Who would have thought that good wines were being made in the tiny country of Luxembourg? To be sure, I was aware, from my student days, of the presence of some wine industry there – but stuck between the famed wine regions of northern France and west Germany, Luxembourg has received little of the limelight, even though wine production there is as old as in neighbouring Mosel.
The wine industry in Luxembourg is centred around three groups of producers: co-operatives, grower-merchants, who have their own federation, and independent winemakers, of whom there are at present 52. After England, Luxembourg is the smallest wine producer in the EU; but not being sizeist, I went along to a tasting of its wines and was very pleasantly surprised. The tasting focused on the wines of independent grower Abi Duhr (Château Pauqué), and I came away a fan.
Duhr created Château Pauqué exactly 30 years ago, with the aim of producing high-quality wines that would raise the profile of the wines of the Moselle. Quantities are small – with a production of 30,000 bottles we’re talking about a boutique winery. The two main styles are classic Luxembourg whites produced in the traditional manner (e.g. Riesling and Pinot Gris) and Burgundy-style wines fermented and aged in oak.
The grape varieties in Luxembourg are more or less the same as in Germany and Alsace: lots of white – including Riesling, Pinot Gris, Auxerrois, Elbling and Pinot Blanc – and a little red, Pinot Noir. Typically we find single varietal wines, which means wines are produced from a single grape variety and are labelled as such, but there are some blends around, including some of Duhr’s wines I’ve tasted. The wine region (and appellation) is called Moselle Luxembourgeoise, and Grevenmacher, where Duhr’s winery is based, is referred to as the ‘metropolis’ of the region. The townlet lies on the bank of the river Moselle, right on the German border.
The wines listed below all bear the Moselle Luxembourgeoise appellation.
Rivaner and Elbling are the most common local varieties, used for mass-produced, mediocre wines. But both in his Jungle 2015 (Rivaner) and in his Bromelt 2015 (Elbling), Duhr has done well above mediocre, producing delightful, fresh, pure, fragrant wines. The Jungle has a sweeter, toffee and caramel character and a flinty finish, while the Bromelt is austere, bone dry, and slightly vegetal, reminding me of a spring shower and wet grass. Both are excellent choices for an apéritif wine.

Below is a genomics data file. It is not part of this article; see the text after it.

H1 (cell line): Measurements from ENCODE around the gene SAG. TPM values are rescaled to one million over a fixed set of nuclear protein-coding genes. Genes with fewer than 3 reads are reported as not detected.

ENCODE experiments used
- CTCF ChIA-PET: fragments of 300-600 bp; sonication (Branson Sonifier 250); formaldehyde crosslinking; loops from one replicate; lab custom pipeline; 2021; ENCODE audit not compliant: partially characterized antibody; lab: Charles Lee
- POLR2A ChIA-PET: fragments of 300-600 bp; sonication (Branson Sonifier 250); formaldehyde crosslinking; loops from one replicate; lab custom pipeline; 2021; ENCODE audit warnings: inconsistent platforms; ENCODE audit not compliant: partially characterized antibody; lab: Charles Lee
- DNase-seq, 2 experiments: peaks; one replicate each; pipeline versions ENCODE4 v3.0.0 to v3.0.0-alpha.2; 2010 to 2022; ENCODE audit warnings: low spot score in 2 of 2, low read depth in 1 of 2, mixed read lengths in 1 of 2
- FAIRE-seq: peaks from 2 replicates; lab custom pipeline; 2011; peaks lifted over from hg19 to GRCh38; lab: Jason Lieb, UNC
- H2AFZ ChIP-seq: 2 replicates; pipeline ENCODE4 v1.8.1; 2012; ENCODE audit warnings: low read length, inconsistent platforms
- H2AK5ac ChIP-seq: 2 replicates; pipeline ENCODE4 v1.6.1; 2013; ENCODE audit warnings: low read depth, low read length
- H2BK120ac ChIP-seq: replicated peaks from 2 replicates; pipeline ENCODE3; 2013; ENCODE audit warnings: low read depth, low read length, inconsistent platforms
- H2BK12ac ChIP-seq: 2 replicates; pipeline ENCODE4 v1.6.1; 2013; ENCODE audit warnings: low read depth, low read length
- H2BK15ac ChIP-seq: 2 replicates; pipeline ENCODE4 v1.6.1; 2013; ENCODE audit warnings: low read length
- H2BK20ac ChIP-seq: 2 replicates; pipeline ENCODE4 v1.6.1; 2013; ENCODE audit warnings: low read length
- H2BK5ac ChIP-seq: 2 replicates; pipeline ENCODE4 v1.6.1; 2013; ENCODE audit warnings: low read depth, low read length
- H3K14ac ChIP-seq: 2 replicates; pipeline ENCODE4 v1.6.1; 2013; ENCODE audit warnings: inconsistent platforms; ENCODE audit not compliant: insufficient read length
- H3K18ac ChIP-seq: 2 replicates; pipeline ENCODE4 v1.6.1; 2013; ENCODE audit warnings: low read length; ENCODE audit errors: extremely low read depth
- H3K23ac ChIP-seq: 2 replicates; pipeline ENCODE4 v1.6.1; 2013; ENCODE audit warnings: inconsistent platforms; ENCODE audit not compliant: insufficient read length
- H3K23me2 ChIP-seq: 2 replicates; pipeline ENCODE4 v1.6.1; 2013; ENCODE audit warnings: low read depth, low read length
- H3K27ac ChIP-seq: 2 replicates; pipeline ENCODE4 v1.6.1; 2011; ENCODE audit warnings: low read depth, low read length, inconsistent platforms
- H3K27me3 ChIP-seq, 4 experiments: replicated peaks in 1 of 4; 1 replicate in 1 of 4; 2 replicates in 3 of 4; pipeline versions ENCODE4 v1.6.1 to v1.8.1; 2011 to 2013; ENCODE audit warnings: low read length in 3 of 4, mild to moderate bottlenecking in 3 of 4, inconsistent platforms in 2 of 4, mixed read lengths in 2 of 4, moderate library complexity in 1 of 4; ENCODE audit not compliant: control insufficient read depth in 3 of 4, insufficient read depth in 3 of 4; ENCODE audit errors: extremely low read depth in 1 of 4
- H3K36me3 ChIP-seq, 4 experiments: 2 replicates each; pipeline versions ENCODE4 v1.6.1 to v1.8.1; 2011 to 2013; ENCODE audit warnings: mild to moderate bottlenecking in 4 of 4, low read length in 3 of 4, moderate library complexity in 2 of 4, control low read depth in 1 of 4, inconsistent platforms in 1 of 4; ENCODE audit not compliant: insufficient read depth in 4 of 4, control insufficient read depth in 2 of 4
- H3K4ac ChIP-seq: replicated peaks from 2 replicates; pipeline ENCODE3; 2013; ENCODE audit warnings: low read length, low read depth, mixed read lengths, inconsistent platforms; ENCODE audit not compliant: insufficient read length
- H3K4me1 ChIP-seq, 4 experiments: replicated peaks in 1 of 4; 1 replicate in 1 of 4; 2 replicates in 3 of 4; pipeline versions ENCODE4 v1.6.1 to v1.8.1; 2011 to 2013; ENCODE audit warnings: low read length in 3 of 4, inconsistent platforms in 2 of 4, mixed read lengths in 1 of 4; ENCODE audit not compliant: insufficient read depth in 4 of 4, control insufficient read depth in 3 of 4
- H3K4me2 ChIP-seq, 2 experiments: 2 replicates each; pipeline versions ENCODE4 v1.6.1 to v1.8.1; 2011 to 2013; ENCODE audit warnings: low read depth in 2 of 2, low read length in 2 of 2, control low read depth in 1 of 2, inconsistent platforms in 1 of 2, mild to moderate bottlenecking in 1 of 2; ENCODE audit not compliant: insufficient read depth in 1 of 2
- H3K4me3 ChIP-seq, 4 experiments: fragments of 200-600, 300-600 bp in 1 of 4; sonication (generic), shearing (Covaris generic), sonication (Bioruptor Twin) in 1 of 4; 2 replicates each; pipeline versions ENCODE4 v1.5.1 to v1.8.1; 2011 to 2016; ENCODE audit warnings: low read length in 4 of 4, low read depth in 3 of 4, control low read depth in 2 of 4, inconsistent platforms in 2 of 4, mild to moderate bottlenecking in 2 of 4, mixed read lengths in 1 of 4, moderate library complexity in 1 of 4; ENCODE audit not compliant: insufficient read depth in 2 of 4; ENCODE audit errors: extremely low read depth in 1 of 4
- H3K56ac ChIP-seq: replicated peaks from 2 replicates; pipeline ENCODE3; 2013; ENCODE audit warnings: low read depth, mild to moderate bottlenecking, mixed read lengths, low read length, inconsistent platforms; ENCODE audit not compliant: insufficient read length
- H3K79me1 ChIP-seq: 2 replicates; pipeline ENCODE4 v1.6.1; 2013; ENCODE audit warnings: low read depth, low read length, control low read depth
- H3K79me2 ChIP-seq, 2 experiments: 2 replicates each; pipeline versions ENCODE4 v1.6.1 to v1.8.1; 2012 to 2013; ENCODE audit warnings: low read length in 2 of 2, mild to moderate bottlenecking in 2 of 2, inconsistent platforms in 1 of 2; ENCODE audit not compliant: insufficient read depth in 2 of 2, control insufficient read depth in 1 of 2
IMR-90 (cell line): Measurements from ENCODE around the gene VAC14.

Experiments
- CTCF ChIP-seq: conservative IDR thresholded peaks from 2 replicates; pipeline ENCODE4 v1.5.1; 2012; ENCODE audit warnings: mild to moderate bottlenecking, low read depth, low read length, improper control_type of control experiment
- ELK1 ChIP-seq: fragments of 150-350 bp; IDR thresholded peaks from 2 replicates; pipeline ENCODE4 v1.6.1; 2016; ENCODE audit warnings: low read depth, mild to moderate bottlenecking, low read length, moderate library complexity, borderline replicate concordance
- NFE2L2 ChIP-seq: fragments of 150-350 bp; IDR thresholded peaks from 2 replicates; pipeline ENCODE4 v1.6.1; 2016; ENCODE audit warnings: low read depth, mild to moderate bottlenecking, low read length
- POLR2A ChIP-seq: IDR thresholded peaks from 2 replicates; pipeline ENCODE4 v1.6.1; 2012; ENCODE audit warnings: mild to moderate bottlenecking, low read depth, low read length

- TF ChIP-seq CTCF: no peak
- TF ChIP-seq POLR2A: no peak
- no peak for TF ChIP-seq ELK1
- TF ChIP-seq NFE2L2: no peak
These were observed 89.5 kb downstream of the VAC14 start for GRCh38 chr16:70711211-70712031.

Pinot Gris is, again, not one of those grapes that get wine connoisseurs really excited – and yet Duhr’s Pinot Gris Paradais 2016 has character and charm: sweet candy and caramel on the nose, lovely and fragrant, and a bit of CO2. His Riesling Paradais Vielles Vignes 2015 is also full of youth and floral perfume, but combined with oily texture, the rubbery character of Riesling, a darker gold hue, and a quite spicy, vegetal palate.
We were shown two vintages of Duhr’s blend, Fossiles – one from 2015 and one from 2005. Made from Pinot Blanc, Auxerrois and Chardonnay, Fossiles is an interesting wine to age, though I’m not sure for how long. The 2005 vintage showed a lot of quirky character, which I enjoyed; its pungent nose and cooked cabbage palate mix with lees flavours and a smokey toasty finish. The one shortcoming seemed to be a lack of acidity, which won’t help increase life expectancy.
A fantastic contrast was seen between the young and the aged Chardonnay. We tasted the 2014 Chateau Pauqué against the 2004 vintage, and it was a wow moment. While the young wine is reserved and discreet, despite its youthful fruity charm, the 2004 vintage seduced already with the nose: such depth, as if smells could have dimensions – and it seems they can! I found an intense, honeyed sweetness on the nose, which was totally contradicted by an utterly dry palate full of mature, vegetal flavours, combined in an unusual harmony with lees and oak characteristics.
Duhr’s Clos du Paradis Auxerrois is also one to recommend. We tasted the 2014 against the 2004 vintage, and the wine goes from zesty, citrusy and slightly fizzy refreshment to a toasty, savoury, rich wine, with oily texture and to me very enjoyable flavours from butterscotch to cooked cabbage. The acidity here is still great, and the finish long and flinty.
Chateau Pauqué wines are produced in small quantities so they won’t be that easy to find, and they won’t be that cheap either – around £ 20-25 a bottle – but if you’re keen to try something new and different, they are definitely recommended!
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